Even though online teaching is different from teaching in person, you can still make sure that you create a specific and intentional experience for your students. By seizing the special opportunities of online education, we can always help support a powerful, connecting and engaging experience for your students.
Everyone seems to be a yogi these days, from your BFF to your co-worker to your aunt—heck, even dogs and goats are getting their zen on. But if you have yet to attempt Warrior II or Mountain Pose, taking your first yoga chic can be a little intimidating. What if your hands sweat and you fall off the mat ? What if you hate it ? What if you can’t do a solo. damn. pose ?
Okay, rewind a second—there’s a reason so many people have hopped on a mat over the past few years. ' Yoga is a non-judgmental practice, ' says Claire Ewing, certified yoga instructor and studio marketing directeur for CorePower Yoga. It’s is a totally accessible way to unwind and break a sweat, so there’s nothing to worry about before checking out a chic.
But to help you feel a little more comfortable before you say your first ' om ' or ' namaste, ' Ewing has some yoga tips to answer all those questions floating around your head.
When in doubt, Ewing says opt for a vinyasa flow chic, ' where you have the opportunity to explore the postures and fundamental principles of yoga. ' These are the variétés of classes most of your friends probably do, and it’s a great form of yoga for beginners. But bien sûr, it never hurts to check out a couple different types of classes to see what feels best to you.
' Definitely go for something breathable and easy to move in, ' says Ewing. ' You will work up a sweat, so consider wearing something with moisture-wicking abilities. ' Oh and FYI : Yoga is a no-shoes kind of workout, so don’t worry about sporting your best sneakers addict to class.
Like with any workout, it’s totally a personal preference how much you mazout pre-yoga. But Ewing points out that yoga is a pretty intense workout, and fueling your body properly will help you get the most out of your practice. Keep it light, though, ' I usually start with a protein shake or bar knowing that the classes can physically take you in dynamic directions, ' says Ewing. ( A. k. a. don’t down that massive avo toast right before chic. ) If you’re just having a small pre-workout snack, you can probably do that about 30 minutes beforehand; but wait a full one to two hours before sérieux out after a meal.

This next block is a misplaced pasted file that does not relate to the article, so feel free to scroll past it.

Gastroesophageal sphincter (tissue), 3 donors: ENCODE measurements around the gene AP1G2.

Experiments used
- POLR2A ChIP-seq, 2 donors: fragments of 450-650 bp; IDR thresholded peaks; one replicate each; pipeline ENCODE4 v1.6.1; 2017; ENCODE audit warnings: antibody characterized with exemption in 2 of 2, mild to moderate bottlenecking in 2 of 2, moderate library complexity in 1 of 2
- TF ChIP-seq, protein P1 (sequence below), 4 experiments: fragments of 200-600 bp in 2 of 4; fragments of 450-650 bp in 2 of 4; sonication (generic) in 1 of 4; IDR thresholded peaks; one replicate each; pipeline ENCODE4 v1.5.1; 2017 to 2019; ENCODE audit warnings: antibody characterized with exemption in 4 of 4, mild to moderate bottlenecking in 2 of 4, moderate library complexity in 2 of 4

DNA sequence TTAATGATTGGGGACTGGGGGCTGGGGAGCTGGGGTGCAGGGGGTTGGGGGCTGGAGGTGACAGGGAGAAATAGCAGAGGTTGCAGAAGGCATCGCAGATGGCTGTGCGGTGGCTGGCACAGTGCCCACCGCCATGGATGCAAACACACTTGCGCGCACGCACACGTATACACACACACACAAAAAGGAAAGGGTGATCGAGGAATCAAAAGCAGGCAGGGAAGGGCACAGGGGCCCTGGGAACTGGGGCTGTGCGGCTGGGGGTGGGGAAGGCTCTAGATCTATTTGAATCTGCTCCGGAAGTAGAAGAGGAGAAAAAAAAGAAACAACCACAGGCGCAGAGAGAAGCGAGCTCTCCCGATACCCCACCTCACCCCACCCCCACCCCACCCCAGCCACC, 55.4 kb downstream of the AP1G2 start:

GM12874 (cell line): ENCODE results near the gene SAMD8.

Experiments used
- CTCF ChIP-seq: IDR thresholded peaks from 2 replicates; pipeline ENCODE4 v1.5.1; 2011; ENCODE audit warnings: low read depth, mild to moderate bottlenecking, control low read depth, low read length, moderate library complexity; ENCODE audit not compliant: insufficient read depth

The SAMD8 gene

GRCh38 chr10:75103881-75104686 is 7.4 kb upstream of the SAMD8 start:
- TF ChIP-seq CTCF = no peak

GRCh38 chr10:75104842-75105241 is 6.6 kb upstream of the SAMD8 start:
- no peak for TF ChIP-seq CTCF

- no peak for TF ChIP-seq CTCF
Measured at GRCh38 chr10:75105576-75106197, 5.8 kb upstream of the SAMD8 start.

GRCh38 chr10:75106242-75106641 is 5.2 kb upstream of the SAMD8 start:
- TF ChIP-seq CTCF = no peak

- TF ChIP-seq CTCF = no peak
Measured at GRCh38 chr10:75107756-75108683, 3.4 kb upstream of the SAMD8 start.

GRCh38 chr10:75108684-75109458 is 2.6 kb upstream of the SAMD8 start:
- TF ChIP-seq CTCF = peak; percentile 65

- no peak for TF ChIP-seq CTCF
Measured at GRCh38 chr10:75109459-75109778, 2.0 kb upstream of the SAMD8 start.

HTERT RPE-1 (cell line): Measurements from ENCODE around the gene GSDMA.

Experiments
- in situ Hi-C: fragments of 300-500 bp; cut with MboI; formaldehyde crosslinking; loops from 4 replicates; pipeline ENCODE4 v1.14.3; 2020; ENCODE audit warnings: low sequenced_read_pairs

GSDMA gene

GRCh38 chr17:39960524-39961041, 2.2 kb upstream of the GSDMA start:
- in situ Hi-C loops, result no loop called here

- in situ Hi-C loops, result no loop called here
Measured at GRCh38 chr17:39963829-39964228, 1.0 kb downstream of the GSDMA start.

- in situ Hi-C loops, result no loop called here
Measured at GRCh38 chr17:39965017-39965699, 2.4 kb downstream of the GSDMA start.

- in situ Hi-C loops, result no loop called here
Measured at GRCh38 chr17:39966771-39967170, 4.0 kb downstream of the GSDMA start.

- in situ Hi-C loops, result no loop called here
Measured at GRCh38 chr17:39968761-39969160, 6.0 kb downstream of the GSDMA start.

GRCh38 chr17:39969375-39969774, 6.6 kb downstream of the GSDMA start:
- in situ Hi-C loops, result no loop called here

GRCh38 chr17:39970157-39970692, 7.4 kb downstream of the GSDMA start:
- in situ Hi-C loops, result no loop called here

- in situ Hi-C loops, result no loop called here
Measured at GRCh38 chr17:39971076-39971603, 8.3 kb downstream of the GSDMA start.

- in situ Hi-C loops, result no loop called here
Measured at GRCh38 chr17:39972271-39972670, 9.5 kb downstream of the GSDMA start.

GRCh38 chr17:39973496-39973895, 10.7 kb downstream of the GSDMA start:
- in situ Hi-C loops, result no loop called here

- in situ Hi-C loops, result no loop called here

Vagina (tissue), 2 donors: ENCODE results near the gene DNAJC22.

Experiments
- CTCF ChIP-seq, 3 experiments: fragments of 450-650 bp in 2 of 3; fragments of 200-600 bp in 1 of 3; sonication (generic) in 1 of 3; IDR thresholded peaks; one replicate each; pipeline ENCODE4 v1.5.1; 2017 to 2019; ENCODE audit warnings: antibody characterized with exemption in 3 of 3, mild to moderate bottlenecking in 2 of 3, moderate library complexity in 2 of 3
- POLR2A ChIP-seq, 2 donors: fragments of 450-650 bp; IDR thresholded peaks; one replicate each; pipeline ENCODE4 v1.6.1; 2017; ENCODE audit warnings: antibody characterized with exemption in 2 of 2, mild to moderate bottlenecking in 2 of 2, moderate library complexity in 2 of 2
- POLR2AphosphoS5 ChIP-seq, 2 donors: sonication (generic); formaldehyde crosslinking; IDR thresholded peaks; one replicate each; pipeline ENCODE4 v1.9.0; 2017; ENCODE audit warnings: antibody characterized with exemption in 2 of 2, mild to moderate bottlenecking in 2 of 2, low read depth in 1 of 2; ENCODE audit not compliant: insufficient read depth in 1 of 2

She adds that hydrating beforehand is also key, especially if you ever do attempt a heated flow. ' Drink a full glass of water about two hours before class—that way you have something to sweat out and you will feel better during chic. '
' Absolutely ! ' says Ewing. ' A regular yoga practice increases flexibility and strength in your muscles. It has you work your full range of motion in every joint of your body and build strong and long groupes musculaires. ' ( In fact, vinyasa yoga even made this list of the top calorie-burning workouts. )
This depends on the type of yoga class you take—for example, a slow flow or hatha chic may require you to hold a pose for an extended period of time. But in vinyasa, ' it comes down to the intention of how the position was designed, ' says Ewing. ' For example, balancing poses are held longer to benefit concentration and focus, while transition postures build strength while teaching fluidity in movement. '
For the most part, though, poses are held for three to five breaths during the first round to help them sink into your memory. Then they’re held for a solo breath when you repeat the pose, to help amp up the cardio component of yoga.
Don’t stress ! No one expects you to master every pose your first go-round ( or really, ever—it’s a constant learning process ). Your yoga instructor should offer possibilités for pose modifications, especially for the more challenging ones. ' Your breath is key in yoga, if you are losing sight of this, you may want to consider modifying or completely backing off, ' says Ewing. And don’t be afraid to ask your instructor for aide.
Also, try to avoid comparing yourself to the other yogis in the room—all bodies are unique, and have varied strengths and défis. Plus, every time you step on the mat, it’s going to feel a little different, ' for both your body and your mind, ' says Ewing. ' If there is one thing you can take away from the classroom, it is learning how to modify and create a practice that is fit for you. '